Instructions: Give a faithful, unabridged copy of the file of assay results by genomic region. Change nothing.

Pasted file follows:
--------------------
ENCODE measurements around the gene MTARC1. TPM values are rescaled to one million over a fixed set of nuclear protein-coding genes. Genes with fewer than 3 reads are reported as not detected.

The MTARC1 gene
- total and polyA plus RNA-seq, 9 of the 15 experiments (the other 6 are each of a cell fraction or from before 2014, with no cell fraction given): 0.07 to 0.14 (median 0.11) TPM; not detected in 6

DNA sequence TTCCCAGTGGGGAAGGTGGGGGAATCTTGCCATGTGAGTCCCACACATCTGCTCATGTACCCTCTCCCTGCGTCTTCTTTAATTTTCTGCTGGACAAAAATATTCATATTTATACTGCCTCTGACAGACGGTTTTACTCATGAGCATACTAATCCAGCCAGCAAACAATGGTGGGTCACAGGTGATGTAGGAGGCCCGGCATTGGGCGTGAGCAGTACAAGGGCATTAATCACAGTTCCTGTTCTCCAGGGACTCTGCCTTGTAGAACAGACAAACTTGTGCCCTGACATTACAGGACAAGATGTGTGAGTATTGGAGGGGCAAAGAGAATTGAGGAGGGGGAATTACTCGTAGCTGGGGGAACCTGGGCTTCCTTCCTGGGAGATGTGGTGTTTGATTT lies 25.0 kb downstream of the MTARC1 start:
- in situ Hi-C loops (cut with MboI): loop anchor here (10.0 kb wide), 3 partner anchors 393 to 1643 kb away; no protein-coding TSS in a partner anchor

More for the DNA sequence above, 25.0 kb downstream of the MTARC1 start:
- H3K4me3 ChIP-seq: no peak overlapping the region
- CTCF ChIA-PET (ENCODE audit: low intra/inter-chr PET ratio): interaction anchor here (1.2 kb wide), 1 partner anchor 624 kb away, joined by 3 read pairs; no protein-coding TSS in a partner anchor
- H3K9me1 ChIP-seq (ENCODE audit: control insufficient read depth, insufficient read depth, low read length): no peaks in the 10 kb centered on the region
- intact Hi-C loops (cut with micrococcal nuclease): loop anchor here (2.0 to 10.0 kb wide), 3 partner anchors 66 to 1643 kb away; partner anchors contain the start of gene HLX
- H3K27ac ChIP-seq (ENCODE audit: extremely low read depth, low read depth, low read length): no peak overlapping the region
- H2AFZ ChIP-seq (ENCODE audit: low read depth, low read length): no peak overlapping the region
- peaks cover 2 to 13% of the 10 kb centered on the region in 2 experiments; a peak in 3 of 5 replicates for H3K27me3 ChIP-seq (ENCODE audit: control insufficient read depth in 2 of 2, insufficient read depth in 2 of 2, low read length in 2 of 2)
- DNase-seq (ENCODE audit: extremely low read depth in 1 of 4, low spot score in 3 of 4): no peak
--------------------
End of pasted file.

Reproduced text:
ENCODE measurements around the gene MTARC1. TPM values are rescaled to one million over a fixed set of nuclear protein-coding genes. Genes with fewer than 3 reads are reported as not detected.

The MTARC1 gene
- total and polyA plus RNA-seq, 9 of the 15 experiments (the other 6 are each of a cell fraction or from before 2014, with no cell fraction given): 0.07 to 0.14 (median 0.11) TPM; not detected in 6

DNA sequence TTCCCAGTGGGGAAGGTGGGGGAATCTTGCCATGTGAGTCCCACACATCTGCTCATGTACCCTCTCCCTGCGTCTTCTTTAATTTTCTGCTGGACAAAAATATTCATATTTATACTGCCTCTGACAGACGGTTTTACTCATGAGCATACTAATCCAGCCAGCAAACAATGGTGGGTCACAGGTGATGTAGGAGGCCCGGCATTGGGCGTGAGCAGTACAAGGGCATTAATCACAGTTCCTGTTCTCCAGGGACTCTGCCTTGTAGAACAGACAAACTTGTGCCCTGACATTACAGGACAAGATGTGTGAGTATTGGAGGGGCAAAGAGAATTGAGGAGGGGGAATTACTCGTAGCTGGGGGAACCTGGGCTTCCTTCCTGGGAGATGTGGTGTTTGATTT lies 25.0 kb downstream of the MTARC1 start:
- in situ Hi-C loops (cut with MboI): loop anchor here (10.0 kb wide), 3 partner anchors 393 to 1643 kb away; no protein-coding TSS in a partner anchor

More for the DNA sequence above, 25.0 kb downstream of the MTARC1 start:
- H3K4me3 ChIP-seq: no peak overlapping the region
- CTCF ChIA-PET (ENCODE audit: low intra/inter-chr PET ratio): interaction anchor here (1.2 kb wide), 1 partner anchor 624 kb away, joined by 3 read pairs; no protein-coding TSS in a partner anchor
- H3K9me1 ChIP-seq (ENCODE audit: control insufficient read depth, insufficient read depth, low read length): no peaks in the 10 kb centered on the region
- intact Hi-C loops (cut with micrococcal nuclease): loop anchor here (2.0 to 10.0 kb wide), 3 partner anchors 66 to 1643 kb away; partner anchors contain the start of gene HLX
- H3K27ac ChIP-seq (ENCODE audit: extremely low read depth, low read depth, low read length): no peak overlapping the region
- H2AFZ ChIP-seq (ENCODE audit: low read depth, low read length): no peak overlapping the region
- peaks cover 2 to 13% of the 10 kb centered on the region in 2 experiments; a peak in 3 of 5 replicates for H3K27me3 ChIP-seq (ENCODE audit: control insufficient read depth in 2 of 2, insufficient read depth in 2 of 2, low read length in 2 of 2)
- DNase-seq (ENCODE audit: extremely low read depth in 1 of 4, low spot score in 3 of 4): no peak